As seen in Figure l, a foraminous or air permeable filter wall 114 is disposed to underly the lower portion of the cover member 24 and serves to divide the chamber 30 into two compartments. The lter 114 is conveniently carried by a spider assembly of ribs 118 which has openings formed therein wherever uid permeability is desired. The ilter 114 blocks the passage of particles of dust, dirt rand the like, thereby confining such matter to the interior of the chamber 30. The spider or frame 118 which underlies the filter may be secured to the underside of the cover member 24 in any suitable manner, as by brackets and bolts, or may be supported by the rolled bead 40 of the receptacle, as shown, so as to be removable therewith, :and has its outer perimeter extending into the space under fthe peripheral web recess 48 of the cover member so as to extend the liltering action all the way to the perimeter in the manner shown. Overlying the support spider or frame in this manner, the filter 114 forms a lioor for a centrally disposed chamber 120 which is disposed inside of the cover member 24, lying below the roof 74 and inside the walls 82 and 84, through which air may liow.

A cylindrical upper motor enclosure or shroud is shown at 130 and has an outer cylindrical casing 132 extending upwardly from its supported lower edge 134 which rests upon oor wall 84, as seen in Figure l, and spaced by web 136 from the concentric upper outer wall 138 of the hose receiving hub casing 140. There is thus formed an annular air passageway 142 between walls 138 and 132. The motor shroud has a curved inner wall 144 extending downwardly from a skirt wall 130, as best seen in Figure l, and bent outwardly at 146 to be `joined with the casing wall 132, thus forming an annular hollow area 148 which may be filled with spun glass or other fibrous material which is both sound deadening and vibration absorbent.

Referring to Figures l and 5, it is also apparent that there is substantial space between the motor 92 and the surrounding shroud enclosure 144 to permit free passage of air around the motor, and through the central opening or passageway 150 which is formed by the upper extremities of the shroud 130 and forms a sort of chimney passageway leading into the hollow dome chamber 152 under the dome roof 154 of the composite dome assembly 156. The annular shroud roof 158 of the shroud chamber 148 serves to enclose it at the top `and underlies the dome roof 154, being spaced therefrom as shown. A downwardly open, skirted, baie member 160 is supported from the inner undersurface of the dome roof 154, as shown in Figure l, to guide the air liow through the chamber 152. A carrying handle 162 may be secured by screws 164, or pivots, to the dome 154 in any suitable manner, added strength being obtained by securing it to reinforcing rods 166 which extend through the hollow dome chamber 152 and are secured to the lower wall 170, as by nuts 172. The structure is thus reinforced as to lend durability thereto, by avoiding any unnecessary stressingof the hollow metallic dome 154 at its upper portion.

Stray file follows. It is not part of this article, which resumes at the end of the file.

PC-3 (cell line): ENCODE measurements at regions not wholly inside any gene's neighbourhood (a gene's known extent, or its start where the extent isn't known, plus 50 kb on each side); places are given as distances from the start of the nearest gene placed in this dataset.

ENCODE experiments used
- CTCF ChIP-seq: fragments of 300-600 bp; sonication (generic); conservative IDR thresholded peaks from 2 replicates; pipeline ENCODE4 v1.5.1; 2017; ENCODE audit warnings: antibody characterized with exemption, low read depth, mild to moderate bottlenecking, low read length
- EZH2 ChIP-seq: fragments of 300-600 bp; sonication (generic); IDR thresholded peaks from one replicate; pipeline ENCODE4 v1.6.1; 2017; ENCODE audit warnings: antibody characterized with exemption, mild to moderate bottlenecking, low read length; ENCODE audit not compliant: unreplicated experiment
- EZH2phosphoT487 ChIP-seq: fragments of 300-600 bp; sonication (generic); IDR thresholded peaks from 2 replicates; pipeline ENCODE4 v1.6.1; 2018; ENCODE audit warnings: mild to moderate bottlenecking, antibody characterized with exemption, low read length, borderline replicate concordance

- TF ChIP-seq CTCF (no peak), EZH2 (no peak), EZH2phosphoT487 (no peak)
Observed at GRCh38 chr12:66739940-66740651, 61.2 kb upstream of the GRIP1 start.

The dome underwall or floor 170 is secured at its outer edges to the outer perimeter 174 of the dome 154 to enclose the chamber 152 from below, and may be joined to or integrated with the upper edge of the hose wind hub wall 138 in the manner shown in Figure l. From this view it is also seen that the passageway 142 opens through a plurality of openings 176 into the chamber 152 of the dome.

A flexible hollow hose 180 having any suitable cleaning or brushing nozzle 182 secured to its outer end for cleaning a licor, wall or the like, 184, may be of considerable length and is adapted to be coiled about the hose winding hub 140 in the manner shown in Figure 2, when the hose is not in use. A retaining handle 186 is substantially L-shaped, as seen in Figures l and 4, with its upper shaft 188 journaled in a bearing 190 carried by dome 156, so that the handle leg 192 is turnable about the axis of the shaft 188. A spring 194 is coiled about the shaft 188 to maintain radially inward bias on the shaft 188, thus serving to retain the handle 192 in any par ticular disposition as desired with the aid of detents or recesses 196. Thus the handle 192 may be turned downwards to retain the coiled hose, as shown in Figure 2, or upwardly out of the way to permit the hose to be uncoiled.